"This is a lot of fun," he said. "There's always someone to visit with when you're not hunting."

Kris Belling, a regional wildlife supervisor with the state Department of Natural Resources, presented Dale, and his sister, Mary, with the DNR West Central Region Natural Resources Award at the banquet this year.

Dale and Mary were nominated by conservation warden Adam Hanna and wildlife technician Scott Krultz, another volunteer.

Dale, impatient with the applause, refused to take any credit and said the wooden plaque belonged "to everyone in this tent."

Seven days later, Xcel Energy and the Indianhead Chapter of the National Wild Turkey Federation, as part of the organization's Wheelin' Sportsman program, sponsored a deer hunt for the disabled on Xcel's 4,300-acre, undeveloped Tyrone property along the lower Chippewa River in Dunn County. Xcel has been lauded by environmentalists for restoring native habitat on the vast property.

There were seven hunters and seven volunteer "mentors," although "assistants" would be a better word. These hunters don't need mentoring. They just need a little help getting into the field, and should they bag a deer, someone to field dress it and drag it.

Organizers Dave Mahlke, a regional federation official, and Matt McFarlane, Xcel's property manager, had a big field tent set up and a roaring fire to beat back the early morning rain.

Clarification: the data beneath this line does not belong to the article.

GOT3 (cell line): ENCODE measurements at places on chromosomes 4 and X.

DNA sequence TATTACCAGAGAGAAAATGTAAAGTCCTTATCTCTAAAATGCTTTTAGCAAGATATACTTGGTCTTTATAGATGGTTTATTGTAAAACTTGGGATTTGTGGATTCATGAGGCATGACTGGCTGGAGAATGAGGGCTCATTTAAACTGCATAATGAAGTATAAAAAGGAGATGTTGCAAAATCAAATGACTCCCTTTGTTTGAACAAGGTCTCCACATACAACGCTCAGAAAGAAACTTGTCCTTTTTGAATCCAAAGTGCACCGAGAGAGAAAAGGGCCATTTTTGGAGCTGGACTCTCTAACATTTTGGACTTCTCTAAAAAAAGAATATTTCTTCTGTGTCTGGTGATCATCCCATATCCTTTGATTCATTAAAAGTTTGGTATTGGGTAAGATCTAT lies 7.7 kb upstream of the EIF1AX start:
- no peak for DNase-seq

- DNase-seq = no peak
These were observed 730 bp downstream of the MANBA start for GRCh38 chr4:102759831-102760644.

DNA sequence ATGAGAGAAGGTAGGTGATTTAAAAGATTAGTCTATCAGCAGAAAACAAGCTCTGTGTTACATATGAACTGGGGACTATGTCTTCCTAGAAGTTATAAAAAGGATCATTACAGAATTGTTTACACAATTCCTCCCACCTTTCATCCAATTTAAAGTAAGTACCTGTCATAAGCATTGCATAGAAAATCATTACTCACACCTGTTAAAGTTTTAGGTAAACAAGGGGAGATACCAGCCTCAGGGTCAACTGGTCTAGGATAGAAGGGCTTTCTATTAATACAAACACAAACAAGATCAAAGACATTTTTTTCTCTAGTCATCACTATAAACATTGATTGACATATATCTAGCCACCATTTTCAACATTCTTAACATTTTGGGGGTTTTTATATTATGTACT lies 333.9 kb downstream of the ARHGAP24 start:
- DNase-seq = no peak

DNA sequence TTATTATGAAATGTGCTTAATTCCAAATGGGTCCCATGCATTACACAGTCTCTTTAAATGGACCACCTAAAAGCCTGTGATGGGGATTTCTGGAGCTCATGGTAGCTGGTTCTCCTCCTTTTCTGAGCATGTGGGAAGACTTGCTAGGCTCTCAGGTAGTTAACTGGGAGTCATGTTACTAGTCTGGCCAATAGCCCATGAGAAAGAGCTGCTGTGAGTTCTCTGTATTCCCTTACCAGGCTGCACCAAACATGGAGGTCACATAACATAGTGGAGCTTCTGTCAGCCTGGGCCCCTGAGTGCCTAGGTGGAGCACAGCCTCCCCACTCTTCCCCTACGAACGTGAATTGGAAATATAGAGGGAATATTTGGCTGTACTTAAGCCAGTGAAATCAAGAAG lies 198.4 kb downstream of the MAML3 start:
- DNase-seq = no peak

The hunters were glad to be out on this beautiful land, despite the rain.

Mitch Hoyt, who's been in a wheelchair since part of a friend's tree stand collapsed years ago, said he was grateful for the invitation but wondered, with a grin, if it was okay for him to be there.

"My electric company is WPS," he said.

There were T-shirts and caps to distribute and, of course, lots of food to eat and snacks to pack, per Wisconsin code.

The hunters spent the rest of the long day in the field, widely separated on the huge property, and it rained on their blinds all afternoon and into the evening. A much needed rain, if not conducive to hunting. Deer don't like to move much in an all-day soaker. It defeats their sense of smell.

Among the volunteers were a DNR communicator and Dave Mahlke's son, who shares his name. The younger Mahlke, 29, suffered a traumatic brain injury serving his country in Iraq. He'd qualify for a disabled tag but he's fighting his way back and chose instead to volunteer.

"I learned what it takes to be a wounded sportsman, the courage involved, the never-say-die attitude," his father said that morning.

A roaring campfire awaited our return from the field, and there was more food and the hunters told their stories, and as this was an inaugural effort, there were suggestions for future hunts. And per Wisconsin code, there was laughter.

We'll be back next year. You can count on it.

For information on Wisconsin's many opportunities for disabled people who love the outdoors, and opportunities to volunteer, visit http://dnr.wi.gov/topic/openoutdoors/.